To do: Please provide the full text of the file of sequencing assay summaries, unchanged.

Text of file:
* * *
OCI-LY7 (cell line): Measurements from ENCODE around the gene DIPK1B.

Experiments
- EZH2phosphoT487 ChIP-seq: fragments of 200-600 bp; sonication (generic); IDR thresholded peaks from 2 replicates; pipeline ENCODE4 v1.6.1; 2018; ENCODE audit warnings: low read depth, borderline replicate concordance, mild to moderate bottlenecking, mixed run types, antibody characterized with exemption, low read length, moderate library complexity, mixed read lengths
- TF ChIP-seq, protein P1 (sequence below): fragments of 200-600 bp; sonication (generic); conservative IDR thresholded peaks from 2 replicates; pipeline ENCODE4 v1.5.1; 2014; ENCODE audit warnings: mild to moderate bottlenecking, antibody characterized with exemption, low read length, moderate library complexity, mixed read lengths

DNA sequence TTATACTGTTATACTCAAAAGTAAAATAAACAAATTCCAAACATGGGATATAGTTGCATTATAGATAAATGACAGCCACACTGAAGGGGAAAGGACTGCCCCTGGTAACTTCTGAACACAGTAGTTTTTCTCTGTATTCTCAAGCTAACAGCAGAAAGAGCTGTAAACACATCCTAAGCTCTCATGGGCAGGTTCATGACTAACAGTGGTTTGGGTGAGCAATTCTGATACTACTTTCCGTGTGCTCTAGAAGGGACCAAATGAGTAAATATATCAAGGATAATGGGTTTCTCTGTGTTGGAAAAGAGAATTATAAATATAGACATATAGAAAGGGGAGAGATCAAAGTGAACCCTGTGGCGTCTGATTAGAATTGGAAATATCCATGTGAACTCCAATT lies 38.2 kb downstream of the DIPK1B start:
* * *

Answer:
OCI-LY7 (cell line): Measurements from ENCODE around the gene DIPK1B.

Experiments
- EZH2phosphoT487 ChIP-seq: fragments of 200-600 bp; sonication (generic); IDR thresholded peaks from 2 replicates; pipeline ENCODE4 v1.6.1; 2018; ENCODE audit warnings: low read depth, borderline replicate concordance, mild to moderate bottlenecking, mixed run types, antibody characterized with exemption, low read length, moderate library complexity, mixed read lengths
- TF ChIP-seq, protein P1 (sequence below): fragments of 200-600 bp; sonication (generic); conservative IDR thresholded peaks from 2 replicates; pipeline ENCODE4 v1.5.1; 2014; ENCODE audit warnings: mild to moderate bottlenecking, antibody characterized with exemption, low read length, moderate library complexity, mixed read lengths

DNA sequence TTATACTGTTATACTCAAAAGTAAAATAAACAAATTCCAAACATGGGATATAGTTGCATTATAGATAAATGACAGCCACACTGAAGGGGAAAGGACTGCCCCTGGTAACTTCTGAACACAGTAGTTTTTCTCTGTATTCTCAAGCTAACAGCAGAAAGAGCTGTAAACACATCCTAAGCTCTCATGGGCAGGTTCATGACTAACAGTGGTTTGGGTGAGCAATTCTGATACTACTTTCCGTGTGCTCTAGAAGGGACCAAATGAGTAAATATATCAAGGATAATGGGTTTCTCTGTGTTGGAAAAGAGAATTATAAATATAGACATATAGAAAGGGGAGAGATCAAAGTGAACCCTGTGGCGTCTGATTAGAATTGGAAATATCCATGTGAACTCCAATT lies 38.2 kb downstream of the DIPK1B start: